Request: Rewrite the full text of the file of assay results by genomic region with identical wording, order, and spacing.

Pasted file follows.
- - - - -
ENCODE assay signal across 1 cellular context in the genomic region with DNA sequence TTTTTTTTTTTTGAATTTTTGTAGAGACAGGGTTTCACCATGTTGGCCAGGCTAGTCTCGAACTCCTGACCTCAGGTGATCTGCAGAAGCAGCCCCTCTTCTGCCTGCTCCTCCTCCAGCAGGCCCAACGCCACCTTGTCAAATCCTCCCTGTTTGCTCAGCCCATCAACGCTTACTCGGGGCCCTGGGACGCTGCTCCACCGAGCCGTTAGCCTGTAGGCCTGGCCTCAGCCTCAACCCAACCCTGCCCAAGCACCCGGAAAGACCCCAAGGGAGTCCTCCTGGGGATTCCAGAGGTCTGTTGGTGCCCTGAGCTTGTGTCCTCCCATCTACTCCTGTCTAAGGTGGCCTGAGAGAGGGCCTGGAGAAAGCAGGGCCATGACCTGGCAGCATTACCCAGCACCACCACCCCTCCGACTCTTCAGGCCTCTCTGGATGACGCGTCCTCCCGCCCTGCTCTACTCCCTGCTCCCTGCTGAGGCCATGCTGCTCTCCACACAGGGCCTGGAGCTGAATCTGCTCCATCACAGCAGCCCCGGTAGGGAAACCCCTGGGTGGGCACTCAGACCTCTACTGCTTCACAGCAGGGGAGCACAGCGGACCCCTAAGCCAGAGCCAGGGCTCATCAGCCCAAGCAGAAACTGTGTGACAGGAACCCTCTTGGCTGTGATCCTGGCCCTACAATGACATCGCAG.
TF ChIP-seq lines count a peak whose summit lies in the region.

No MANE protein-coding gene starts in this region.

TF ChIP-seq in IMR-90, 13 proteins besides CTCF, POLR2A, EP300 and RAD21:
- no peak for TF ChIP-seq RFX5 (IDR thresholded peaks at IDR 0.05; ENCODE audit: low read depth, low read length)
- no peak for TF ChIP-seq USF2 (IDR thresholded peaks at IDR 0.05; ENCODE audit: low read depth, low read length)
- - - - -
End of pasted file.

ENCODE assay signal across 1 cellular context in the genomic region with DNA sequence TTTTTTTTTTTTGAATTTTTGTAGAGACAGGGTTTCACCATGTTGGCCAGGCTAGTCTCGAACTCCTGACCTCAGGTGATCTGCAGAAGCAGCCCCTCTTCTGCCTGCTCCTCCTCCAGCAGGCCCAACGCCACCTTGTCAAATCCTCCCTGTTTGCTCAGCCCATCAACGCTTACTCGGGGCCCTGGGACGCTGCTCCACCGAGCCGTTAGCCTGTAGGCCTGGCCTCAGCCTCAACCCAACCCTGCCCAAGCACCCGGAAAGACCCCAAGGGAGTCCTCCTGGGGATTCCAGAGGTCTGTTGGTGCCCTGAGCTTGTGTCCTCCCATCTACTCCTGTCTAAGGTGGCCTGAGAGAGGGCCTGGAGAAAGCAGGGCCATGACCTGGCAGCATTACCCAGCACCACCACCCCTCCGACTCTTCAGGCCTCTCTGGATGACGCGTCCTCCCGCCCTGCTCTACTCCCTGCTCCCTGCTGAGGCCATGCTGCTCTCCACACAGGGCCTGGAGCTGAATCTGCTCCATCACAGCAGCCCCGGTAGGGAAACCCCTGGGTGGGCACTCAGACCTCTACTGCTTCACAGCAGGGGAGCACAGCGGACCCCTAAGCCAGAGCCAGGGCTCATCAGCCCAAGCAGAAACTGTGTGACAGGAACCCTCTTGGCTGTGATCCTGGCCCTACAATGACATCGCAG.
TF ChIP-seq lines count a peak whose summit lies in the region.

No MANE protein-coding gene starts in this region.

TF ChIP-seq in IMR-90, 13 proteins besides CTCF, POLR2A, EP300 and RAD21:
- no peak for TF ChIP-seq RFX5 (IDR thresholded peaks at IDR 0.05; ENCODE audit: low read depth, low read length)
- no peak for TF ChIP-seq USF2 (IDR thresholded peaks at IDR 0.05; ENCODE audit: low read depth, low read length)